Why did bank assets lose value? It boils down to rising interest rates across the financial sector, driven by the Federal Reserve's actions to raise its benchmark interest rate sharply and quickly, supposedly to control inflation. How does it work?

Well, to make money, let's say banks offer depositors interest at 2% per annum on their deposits. They must cover this interest by lending at higher rates to customers or by investing depositors' money in other assets that earn higher interest rates. Banks can get that higher rate if they buy financial assets that pay more interest or that they can sell at a profit (but may be riskier), such as corporate bonds, mortgages or stocks.

Banks can buy bonds, which are safer because banks get their money in full at the end of the bond's maturity — say, five years. And each year the bank receives a fixed interest rate higher than the 2% its depositors receive. They get a higher rate because they lend on a long-term basis and therefore cannot get their money back immediately, but must wait even for years according to contracts.

The safest bonds are government bonds because Uncle Sam (probably) won't fail to redeem the bond after five years. So SVB managers thought they were being very prudent in buying government bonds. But here's the problem.

The bank buys – suppose – a government bond for $1.000 that will “mature” in five years (that is, the investor will receive his investment in full after five years), which supposedly pays interest at 4% per year; as he pays his depositors only 2% a year, he is making money. But if the Federal Reserve raises the interest rate by 1%, banks must also raise the rates they pay depositors or else they will lose customers. The bank's profit is reduced. Even worse, the price of your existing £1.000 bond on the secondary bond market (which is like a used car market) drops. Why? Because even though government bonds still pay 4% a year, the differential between bond interest and current interest on cash or other short-term assets has narrowed.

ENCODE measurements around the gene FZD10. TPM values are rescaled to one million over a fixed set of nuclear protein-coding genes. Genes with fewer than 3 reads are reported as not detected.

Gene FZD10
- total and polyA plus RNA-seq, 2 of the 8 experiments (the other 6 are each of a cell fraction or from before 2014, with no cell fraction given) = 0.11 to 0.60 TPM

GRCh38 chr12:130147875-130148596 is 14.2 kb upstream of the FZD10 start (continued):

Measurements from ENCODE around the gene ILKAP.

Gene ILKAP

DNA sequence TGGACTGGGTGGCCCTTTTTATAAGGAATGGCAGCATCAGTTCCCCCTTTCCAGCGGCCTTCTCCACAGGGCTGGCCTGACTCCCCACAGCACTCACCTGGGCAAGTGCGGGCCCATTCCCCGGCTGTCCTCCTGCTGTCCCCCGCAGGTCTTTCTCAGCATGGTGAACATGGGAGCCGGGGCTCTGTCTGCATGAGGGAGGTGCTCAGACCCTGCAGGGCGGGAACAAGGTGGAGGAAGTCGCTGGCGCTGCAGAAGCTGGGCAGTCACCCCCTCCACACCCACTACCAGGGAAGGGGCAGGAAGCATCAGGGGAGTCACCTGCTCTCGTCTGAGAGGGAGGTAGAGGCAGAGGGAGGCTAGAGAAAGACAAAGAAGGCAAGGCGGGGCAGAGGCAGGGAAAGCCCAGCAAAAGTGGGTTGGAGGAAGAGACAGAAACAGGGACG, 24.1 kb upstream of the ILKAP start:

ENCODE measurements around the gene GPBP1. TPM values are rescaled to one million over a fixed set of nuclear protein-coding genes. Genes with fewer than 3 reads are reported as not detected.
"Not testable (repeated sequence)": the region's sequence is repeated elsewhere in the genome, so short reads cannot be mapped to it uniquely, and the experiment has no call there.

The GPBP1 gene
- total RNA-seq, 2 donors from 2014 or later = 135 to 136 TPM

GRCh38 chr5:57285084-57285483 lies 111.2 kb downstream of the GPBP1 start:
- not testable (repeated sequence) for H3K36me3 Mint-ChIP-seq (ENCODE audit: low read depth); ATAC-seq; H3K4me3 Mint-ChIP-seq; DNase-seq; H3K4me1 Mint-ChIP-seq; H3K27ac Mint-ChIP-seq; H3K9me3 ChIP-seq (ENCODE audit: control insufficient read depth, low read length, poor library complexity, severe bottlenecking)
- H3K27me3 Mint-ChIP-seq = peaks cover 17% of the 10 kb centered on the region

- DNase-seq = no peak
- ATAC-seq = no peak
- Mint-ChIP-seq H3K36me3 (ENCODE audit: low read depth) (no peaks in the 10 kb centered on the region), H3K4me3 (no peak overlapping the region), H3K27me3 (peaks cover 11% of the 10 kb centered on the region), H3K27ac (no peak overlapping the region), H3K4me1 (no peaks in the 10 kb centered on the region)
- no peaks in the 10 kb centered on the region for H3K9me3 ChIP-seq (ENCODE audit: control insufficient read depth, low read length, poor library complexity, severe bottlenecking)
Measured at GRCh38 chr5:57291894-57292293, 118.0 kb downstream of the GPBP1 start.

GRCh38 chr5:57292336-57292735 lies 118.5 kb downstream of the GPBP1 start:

Now, if the bank needs to sell its bond on the secondary market to raise cash, any potential buyer of that “paper” will no longer be willing to pay $1.000 for it; he only wants to give $900. That's because the buyer, paying only $900 and still getting the 4%, can now earn an interest yield of 4/900 or 4,4%, which makes the purchase worthwhile. SVB had a huge amount of bonds that it bought “at par” ($1.000) but which “now” were worth less on the secondary market ($900). Therefore, it had “unrealized losses” on its books.

But why does it matter if you don't need to sell them? The SVB could wait until the bonds mature and then get back all the money invested, plus interest, over five years. But here's the second part of the SVB problem. With the Fed raising interest rates and the economy slowing towards a recession, the technology sector that SVB specializes in began to struggle. As companies in the sector began to lose margin and profit mass, they were forced to “burn” their own liquidity, thus depleting their deposits at SVB.

Well, SVB did not have enough liquid cash to meet withdrawals; instead, it had many investments that had not matured. When this became obvious to depositors, those who were not covered by the state deposit insurance (something above 250 thousand dollars) panicked… they rushed to the bank to withdraw the money deposited there. This became obvious when SVB announced that it would have to sell most of its bonds at a loss to cover withdrawals. The losses appeared to be so great that no one would put new money in the bank, and so SVB soon declared bankruptcy.

Thus, illiquidity turned into insolvency – as it always does. How many small businesses, in times of difficulty, think they could have overcome the lack of liquidity if they had obtained a little more funding from their bank or a potential investor, thus staying in business? Instead of this “dream”, as they received no more help, they had to drop out of the market. This is basically what happened in these banks.

But the current argument is that these cases are isolated and that the monetary authorities acted quickly to stabilize the situation, thus significantly reducing depositors' panic. Two things were done by the government, the Fed and the big banks. First, they offered funds to meet depositors' demand for their money. While in the United States, any cash deposits over $250.000 are not covered by the government, the government has waived this limit and said it will cover all deposits (for these banks only) as an emergency measure.